This creates two major security risks: first it means that a significant proportion of resources are being spent on defence, without any reference to public priorities. And much of the money that is poured into these opaque systems is often used to sustain the corrupt power structures that ISIS capitalises on. Second, the consequence of corruption in the defence sector is disastrous. Again, think of Mosul, or the arms flowing across the Libyan border, or the potential for WMD programmes to escape state control.

Many of the world’s major arms exporters have a conflicted approach when it comes to dealing with these military-minded kleptocratic governments. On the one hand, many invest heavily in first rate development programmes and dedicate considerable time and energy to counteract the effects of corruption when planning for complex operations in places like Afghanistan or Iraq. But at the same time though, many of the countries are exporting vast quantities of military equipment to states where the risk of corruption is high with little thought for where/how those weapons might be used. The UK, for example, sends around 80% of conventional weapons exports to countries which have very low levels of accountability or transparency over their defence sector.

Export practices need to catch up where corruption is concerned. In many cases, the policy is already there – it’s just not being applied. For example, the EU Common Position on arms export control has a number of commendable criteria, albeit with highly questionable enforcement. Take Criterion Four, for example. It requires the “consideration of possibility that equipment would be used for purposes other than national security and defence, and impact on regional stability – taking into account the balance of forces and their relative expenditure on defence.” However, it’s hard to imagine how to affect said consideration when national defence budgets/strategies largely don’t exist. Lack of institutional oversight similarly makes it all but impossible to prevent non-proliferation or diversion – key objectives of Criterion Six and Seven respectively. Criterion Eight commits exporters to consider a recipient country’s relative levels of military and social expenditure. But again, when budgets are opaque, purchases are not linked to strategy, and the public are not involved in meaningful debate over defence policy, who is to say what constitutes a legitimate security need? Again, greater transparency and accountability in the defence sector is a pre-requisite for making this judgement.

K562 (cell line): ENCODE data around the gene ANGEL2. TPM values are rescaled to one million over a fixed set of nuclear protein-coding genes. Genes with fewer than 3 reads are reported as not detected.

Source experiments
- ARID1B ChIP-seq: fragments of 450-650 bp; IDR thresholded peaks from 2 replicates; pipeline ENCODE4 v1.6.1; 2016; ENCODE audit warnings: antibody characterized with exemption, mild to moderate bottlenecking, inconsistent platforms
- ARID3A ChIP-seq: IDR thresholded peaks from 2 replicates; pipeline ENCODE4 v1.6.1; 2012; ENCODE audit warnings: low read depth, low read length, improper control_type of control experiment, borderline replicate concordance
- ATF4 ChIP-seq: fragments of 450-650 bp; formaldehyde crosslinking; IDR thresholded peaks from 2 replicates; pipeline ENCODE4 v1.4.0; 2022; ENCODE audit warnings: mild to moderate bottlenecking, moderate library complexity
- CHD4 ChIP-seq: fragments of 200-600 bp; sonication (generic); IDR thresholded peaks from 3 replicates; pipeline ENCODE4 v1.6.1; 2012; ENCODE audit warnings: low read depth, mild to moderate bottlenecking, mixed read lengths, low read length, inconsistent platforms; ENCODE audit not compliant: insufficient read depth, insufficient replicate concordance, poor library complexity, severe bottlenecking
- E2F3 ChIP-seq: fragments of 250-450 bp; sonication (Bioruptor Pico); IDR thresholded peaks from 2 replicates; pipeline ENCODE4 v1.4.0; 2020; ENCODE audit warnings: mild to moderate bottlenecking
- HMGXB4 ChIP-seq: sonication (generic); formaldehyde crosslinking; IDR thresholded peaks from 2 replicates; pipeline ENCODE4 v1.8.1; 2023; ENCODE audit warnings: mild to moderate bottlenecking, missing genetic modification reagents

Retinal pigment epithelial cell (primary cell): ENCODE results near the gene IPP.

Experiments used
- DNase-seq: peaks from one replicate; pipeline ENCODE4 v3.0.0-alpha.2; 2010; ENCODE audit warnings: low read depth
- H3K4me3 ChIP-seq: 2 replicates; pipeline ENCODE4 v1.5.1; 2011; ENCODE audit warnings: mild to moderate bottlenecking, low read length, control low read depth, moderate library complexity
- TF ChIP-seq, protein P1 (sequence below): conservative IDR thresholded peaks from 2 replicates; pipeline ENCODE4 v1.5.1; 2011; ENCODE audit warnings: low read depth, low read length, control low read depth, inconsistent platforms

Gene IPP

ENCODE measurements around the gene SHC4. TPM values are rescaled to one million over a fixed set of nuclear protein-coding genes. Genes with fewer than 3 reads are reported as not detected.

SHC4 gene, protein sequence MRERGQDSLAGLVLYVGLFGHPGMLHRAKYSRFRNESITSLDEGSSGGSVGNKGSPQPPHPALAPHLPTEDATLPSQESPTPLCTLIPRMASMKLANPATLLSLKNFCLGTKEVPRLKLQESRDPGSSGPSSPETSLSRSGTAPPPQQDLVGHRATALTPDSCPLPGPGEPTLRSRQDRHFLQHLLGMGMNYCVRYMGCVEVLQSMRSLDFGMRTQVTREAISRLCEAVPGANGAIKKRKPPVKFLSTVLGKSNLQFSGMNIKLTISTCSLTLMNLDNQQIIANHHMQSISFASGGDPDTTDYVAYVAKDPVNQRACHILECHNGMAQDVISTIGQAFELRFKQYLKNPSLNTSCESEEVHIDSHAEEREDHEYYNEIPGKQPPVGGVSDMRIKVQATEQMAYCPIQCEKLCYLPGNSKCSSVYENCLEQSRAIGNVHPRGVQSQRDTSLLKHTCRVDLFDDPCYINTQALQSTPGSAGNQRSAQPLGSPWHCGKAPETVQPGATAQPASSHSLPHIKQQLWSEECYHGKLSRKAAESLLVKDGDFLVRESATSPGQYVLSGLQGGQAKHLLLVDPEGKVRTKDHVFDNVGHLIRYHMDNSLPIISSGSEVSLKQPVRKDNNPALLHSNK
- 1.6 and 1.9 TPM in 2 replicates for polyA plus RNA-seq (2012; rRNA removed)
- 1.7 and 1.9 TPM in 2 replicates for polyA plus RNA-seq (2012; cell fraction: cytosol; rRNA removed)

Of course implementing the EU Common Position properly is more than a question of effective practice or tactics. It’s a fundamental foreign policy choice. And one that’s worth considering much more seriously. Rather than focussing on counter radicalisation, Western governments need to rethink their relationships with the Gaddafis, Assads and Malakis of the future. Many of the leaders to whom Western governments instinctively turn are far from friendly forces in the fight against terrorism. Superficially they may look like an alternative to instability. But in the end, corrupt governments are the architects of future security crises. And until we address this, we shouldn’t be surprised that the narratives of ISIS show foreign forces as complicit in – and sometimes drivers of – corruption in governments of the region.

Written by Katherine Dixon
image: (CC BY-ND 2.0)